Combustible Celluloid
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With: Jeffrey Combs, Bruce Abbott, Barbara Crampton, David Gale, Robert Sampson, Gerry Black, Carolyn Purdy-Gordon, Peter Kent, Barbara Pieters, Ian Patrick Williams, Al Berry
Written by: Dennis Paoli, William J. Norris, Stuart Gordon, based on a story by H.P. Lovecraft
Directed by: Stuart Gordon
MPAA Rating: R
Running Time: 86
Date: 10/17/1985

Re-Animator (1985)

4 Stars (out of 4)

Heads over Squeals

By Jeffrey M. Anderson

A clever, madcap mid-80s cult classic combining sinister comedy with bloody horror: an intense young scientist Herbert West (Jeffrey Combs) invents a glowing green formula that can resurrect the recent dead, but with horrible side effects -- the victim goes completely insane. This doesn't stop him and his roommate Dan Cain (Bruce Abbott) from using the formula over and over again, on a cat, a future father-in-law, and a professor's severed head.

Though the film has its share of gory thrills, the emphasis is squarely on the laughs. Completing the mood, composer Richard Band blatantly rips off Bernard Hermann's Psycho score, and gets away with it (it works beautifully). The film is obviously based on the Frankenstein concept that man who creates life (as opposed to woman) is monstrous. But Re-Animator goes one further by giving us the villain Dr. Hill (David Gale), an ineffective scientist unable to grasp the true nature of life and death, and an ineffective lover, whose advances toward cute student Megan Halsey (Barbara Crampton) are seen as pathetic. That's the film's biggest joke: we actually identify with the monsters and not with this "ordinary" loser.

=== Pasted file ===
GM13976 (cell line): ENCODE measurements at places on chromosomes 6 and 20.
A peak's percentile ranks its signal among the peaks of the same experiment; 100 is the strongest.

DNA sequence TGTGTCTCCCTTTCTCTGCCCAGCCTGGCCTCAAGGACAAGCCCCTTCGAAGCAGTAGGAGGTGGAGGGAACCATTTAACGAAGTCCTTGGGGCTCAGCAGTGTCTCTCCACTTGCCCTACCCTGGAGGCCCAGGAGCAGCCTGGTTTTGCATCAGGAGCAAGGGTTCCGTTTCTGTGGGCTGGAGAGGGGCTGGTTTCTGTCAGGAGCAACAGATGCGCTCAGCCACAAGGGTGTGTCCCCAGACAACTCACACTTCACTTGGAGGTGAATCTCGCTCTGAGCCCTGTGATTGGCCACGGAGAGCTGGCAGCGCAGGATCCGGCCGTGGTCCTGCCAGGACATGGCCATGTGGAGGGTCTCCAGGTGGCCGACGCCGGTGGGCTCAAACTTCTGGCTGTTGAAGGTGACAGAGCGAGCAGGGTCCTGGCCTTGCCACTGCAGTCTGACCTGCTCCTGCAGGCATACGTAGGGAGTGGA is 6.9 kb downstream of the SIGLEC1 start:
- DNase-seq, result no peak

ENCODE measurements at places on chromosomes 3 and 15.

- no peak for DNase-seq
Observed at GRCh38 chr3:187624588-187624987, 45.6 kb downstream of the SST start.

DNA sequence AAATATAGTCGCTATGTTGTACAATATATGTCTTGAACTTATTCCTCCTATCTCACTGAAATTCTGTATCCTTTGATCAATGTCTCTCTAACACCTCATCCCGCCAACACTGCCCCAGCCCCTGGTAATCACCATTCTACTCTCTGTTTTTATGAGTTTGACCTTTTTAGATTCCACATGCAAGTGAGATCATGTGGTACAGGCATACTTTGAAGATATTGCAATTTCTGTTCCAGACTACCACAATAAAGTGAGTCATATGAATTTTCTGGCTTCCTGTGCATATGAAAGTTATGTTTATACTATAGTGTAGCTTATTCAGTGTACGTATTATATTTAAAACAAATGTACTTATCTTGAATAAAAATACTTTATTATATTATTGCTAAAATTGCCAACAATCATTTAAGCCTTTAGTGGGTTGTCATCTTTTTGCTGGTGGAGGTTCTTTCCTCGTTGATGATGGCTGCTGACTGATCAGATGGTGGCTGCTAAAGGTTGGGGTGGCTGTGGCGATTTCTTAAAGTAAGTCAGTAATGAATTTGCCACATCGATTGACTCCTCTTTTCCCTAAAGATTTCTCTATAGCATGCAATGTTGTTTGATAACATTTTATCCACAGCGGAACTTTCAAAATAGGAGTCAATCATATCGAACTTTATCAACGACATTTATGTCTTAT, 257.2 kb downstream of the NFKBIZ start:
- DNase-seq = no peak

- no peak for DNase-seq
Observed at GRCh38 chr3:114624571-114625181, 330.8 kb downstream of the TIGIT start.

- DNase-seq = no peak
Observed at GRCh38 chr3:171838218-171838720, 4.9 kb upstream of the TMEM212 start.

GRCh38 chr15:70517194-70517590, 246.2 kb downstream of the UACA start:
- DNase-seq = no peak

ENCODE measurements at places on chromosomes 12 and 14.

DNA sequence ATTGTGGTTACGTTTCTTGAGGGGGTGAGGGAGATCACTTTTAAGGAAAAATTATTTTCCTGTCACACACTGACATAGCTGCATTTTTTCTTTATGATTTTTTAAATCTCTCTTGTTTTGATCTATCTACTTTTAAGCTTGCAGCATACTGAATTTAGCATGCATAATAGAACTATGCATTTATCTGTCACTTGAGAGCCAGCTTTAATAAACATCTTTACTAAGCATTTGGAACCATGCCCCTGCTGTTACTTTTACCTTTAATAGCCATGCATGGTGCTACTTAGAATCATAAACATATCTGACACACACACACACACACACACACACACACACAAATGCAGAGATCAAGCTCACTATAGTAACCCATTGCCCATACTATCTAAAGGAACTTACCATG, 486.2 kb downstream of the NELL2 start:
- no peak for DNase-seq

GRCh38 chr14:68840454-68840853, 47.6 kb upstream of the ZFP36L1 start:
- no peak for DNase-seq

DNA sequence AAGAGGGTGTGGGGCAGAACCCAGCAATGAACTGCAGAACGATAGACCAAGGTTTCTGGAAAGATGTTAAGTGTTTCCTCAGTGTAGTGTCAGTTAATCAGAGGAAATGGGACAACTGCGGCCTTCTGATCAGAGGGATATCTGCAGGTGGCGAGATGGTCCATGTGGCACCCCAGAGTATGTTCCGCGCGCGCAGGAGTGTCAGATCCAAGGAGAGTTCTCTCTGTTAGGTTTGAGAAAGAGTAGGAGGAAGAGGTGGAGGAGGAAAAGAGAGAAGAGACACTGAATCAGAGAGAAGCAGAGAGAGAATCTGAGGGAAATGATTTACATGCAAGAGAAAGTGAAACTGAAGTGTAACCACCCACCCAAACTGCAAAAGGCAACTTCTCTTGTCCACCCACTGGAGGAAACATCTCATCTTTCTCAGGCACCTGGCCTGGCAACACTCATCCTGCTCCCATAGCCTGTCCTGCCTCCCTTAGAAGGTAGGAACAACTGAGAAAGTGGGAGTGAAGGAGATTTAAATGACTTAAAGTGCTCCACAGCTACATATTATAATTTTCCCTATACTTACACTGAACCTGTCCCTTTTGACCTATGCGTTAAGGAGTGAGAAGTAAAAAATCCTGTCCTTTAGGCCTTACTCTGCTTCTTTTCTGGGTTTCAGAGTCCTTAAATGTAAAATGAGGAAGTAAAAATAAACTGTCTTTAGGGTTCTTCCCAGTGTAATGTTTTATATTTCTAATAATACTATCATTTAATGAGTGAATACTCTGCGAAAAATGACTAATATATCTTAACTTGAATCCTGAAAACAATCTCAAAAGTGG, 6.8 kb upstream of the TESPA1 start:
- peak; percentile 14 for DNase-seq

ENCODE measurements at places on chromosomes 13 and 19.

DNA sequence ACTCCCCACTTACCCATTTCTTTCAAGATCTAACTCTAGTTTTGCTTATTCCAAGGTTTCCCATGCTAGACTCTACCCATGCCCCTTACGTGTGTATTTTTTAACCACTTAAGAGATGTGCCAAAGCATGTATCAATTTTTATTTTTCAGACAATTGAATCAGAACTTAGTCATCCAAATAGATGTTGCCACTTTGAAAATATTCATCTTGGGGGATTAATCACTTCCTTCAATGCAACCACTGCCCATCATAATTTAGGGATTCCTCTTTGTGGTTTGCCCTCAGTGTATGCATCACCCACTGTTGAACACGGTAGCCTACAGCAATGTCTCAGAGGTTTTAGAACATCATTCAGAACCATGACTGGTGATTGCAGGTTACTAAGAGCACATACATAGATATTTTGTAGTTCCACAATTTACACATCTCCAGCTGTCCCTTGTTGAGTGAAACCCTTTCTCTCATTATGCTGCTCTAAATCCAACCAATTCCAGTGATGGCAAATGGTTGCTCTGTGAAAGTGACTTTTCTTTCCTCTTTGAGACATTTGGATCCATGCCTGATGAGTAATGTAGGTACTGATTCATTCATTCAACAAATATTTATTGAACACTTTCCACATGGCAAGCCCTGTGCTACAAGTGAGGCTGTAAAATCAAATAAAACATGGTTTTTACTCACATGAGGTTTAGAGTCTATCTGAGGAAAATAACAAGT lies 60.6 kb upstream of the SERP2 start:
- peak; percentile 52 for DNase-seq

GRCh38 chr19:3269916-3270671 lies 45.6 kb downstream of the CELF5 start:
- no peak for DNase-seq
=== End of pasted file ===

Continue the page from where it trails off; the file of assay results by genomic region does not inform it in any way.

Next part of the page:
Director Stuart Gordon and many of the cast and crew came from a Chicago theater troupe notable for performing early David Mamet plays. The 1985 theatrical release ran 95 minutes, but Gordon's director's cut -- presented here -- actually runs shorter, at 86 minutes. (The DVD includes all the outtakes and "extended scenes" for completists.) Gordon's next film was, From Beyond (1986), based on another H.P. Lovecraft tale.

Anchor Bay Entertainment has basically re-released Elite Entertainment's superb 2002 two-disc set for 2007. The digital transfer and audio are, as far as I could tell, exactly the same, as are the commentary tracks and most of the extras. However, here are a few crucial differences. Anchor Bay's new set includes a brand-new (not very interesting) documentary, close captioning (neither set comes with optional English subtitles) and a green highlighter pen inside the box. The only thing it doesn't carry over from the previous set is the music-only audio track featuring Band's score. It's a close call, but I'm choosing the new set over the old one.

In 2012, Anchor Bay issued an essential new Blu-ray release. It contains most of the extras from the DVD, except the DVD-Rom goodies (the story and the screenplay).

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